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My first night at Kabob Palace was one of many visits to the ethnic restaurants along South Eads Street in Crystal City. I returned with the same company in a similar state. One night we tried Punjab Kabob’s chicken karahi, a hearty curry served in its metal cooking vessel with a side of freshly baked Naan. We were starving.
My buddy Shayan, who is of Bengali descent, tore off a piece of freshly baked bread and dove into the karahi, fingers first.
I was curious. I’d used a hunk of pita as a utensil to dish out hummus or tabbouleh, but karahi was another animal. The chicken dish was more of a stew, and there wasn’t enough bread to scoop every bite. I’d never eaten anything this soupy with my fingers. I got a few pointers, noting his fingers were only messed to his first knuckle. But by the end of the meal I had curry on my elbows.
I’ve since gotten better with my hands, and now can’t imagine eating Indian food with a fork. Using your hands adds a completely new dimension to a meal. It’s a visceral and tactile exploration that leaves your fingernails yellowed with turmeric, and your finger tips laced with spice.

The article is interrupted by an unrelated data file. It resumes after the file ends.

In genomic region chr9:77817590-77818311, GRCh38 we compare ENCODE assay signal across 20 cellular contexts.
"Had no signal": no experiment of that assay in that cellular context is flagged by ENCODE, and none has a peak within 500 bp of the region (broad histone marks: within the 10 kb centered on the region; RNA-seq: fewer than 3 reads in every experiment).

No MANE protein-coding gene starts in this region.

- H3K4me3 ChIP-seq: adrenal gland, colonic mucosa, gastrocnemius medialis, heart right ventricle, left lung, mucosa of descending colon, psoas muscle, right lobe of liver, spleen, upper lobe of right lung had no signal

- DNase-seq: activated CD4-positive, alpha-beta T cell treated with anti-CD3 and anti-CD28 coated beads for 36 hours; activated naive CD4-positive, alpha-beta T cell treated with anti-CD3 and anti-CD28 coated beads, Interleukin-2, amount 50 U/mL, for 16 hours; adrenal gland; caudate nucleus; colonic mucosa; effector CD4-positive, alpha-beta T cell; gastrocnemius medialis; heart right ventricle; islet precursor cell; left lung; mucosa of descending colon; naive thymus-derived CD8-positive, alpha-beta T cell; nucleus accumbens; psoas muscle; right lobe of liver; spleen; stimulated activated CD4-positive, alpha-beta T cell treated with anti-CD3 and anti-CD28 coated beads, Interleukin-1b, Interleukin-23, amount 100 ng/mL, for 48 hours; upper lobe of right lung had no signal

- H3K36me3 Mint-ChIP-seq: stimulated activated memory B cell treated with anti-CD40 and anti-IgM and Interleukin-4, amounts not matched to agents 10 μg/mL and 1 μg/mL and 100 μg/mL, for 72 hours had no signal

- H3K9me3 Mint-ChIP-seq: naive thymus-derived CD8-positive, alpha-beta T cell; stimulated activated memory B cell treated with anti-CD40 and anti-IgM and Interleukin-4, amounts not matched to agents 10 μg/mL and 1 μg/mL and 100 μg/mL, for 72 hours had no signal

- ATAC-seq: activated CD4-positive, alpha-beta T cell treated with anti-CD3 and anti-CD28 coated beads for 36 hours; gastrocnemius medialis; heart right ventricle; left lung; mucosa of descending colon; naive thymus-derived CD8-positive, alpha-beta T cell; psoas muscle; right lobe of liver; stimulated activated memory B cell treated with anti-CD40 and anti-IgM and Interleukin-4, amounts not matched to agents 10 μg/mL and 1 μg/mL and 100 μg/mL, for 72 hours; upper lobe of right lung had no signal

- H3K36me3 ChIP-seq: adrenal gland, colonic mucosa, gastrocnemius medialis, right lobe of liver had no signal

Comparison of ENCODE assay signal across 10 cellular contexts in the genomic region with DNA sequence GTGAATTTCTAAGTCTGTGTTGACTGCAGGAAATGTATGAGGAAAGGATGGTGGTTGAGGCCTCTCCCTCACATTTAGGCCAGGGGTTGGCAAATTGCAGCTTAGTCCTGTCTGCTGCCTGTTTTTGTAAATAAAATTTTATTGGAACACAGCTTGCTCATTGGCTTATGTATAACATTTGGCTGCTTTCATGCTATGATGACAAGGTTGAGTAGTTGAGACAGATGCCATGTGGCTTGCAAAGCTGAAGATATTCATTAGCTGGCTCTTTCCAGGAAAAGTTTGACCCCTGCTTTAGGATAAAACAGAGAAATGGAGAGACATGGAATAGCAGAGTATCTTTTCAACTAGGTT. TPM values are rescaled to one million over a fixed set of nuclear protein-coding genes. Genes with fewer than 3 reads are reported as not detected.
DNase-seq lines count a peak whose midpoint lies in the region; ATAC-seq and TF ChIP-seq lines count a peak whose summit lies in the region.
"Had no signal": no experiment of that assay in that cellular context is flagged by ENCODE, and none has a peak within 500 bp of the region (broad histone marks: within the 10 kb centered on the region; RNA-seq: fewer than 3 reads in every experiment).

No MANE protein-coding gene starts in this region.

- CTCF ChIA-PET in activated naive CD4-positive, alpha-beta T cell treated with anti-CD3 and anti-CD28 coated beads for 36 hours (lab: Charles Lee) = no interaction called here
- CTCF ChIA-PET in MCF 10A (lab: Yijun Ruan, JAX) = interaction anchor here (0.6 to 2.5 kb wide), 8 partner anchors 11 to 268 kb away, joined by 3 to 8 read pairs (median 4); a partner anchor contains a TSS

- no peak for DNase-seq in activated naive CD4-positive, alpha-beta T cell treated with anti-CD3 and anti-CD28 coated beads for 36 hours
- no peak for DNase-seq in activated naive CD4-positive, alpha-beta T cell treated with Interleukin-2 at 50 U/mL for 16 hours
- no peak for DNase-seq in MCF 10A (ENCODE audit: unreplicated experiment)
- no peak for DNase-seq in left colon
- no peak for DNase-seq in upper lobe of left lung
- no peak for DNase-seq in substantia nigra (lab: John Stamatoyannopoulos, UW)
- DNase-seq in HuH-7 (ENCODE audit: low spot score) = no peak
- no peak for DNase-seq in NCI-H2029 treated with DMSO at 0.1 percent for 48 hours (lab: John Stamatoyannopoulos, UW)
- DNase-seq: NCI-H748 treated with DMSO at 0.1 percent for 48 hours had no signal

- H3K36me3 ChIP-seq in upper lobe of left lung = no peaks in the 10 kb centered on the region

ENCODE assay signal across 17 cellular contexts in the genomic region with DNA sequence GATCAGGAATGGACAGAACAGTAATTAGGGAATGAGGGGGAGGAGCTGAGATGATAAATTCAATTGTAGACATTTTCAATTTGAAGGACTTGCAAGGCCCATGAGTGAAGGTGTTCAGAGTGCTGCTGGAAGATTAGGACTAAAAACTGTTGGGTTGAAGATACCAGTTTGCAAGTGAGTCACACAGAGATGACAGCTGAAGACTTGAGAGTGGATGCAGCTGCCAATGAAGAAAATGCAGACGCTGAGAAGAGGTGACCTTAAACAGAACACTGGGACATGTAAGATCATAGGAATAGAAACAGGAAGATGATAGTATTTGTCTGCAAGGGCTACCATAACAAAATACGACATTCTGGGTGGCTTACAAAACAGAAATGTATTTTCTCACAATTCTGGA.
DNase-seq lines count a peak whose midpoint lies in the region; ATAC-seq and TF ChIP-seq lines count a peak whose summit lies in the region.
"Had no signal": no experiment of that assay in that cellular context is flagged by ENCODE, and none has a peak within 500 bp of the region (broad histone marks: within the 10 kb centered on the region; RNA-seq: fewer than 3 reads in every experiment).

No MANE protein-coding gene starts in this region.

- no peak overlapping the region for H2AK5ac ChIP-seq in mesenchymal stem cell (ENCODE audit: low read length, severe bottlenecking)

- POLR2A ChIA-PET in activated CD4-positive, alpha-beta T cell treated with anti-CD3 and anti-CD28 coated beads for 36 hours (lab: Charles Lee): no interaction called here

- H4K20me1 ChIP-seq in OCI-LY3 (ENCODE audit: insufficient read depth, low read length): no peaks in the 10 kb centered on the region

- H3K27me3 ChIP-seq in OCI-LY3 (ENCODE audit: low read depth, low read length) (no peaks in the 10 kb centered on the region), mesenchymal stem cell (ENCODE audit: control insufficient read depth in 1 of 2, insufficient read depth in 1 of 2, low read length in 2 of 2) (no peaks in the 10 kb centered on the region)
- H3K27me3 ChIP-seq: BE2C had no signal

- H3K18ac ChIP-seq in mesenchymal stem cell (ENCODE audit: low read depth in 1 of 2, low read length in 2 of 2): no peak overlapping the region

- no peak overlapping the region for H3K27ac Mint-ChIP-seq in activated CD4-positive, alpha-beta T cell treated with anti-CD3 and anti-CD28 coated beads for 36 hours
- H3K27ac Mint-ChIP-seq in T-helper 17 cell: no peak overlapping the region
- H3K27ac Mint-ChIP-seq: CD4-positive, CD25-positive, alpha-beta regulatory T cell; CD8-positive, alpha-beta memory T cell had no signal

I dined with Sudhir Seth once after an interview about his restaurant Passage to India, and he noted that my use of my hands impressed him. I felt proud. Yet when I’m at a table full of utensil users, with clanking silverware, I feel something closer to shame using my fingers. I won’t deny myself though. A curry’s not a curry unless I feel it glistening between my fingertips, touching pickles and rice to mix to make the perfect bite.
Eating with my hands: It’s my guilty pleasure.
Photo by rubber_slippers_in_italy, via Flickr Creative Commons, Attribute License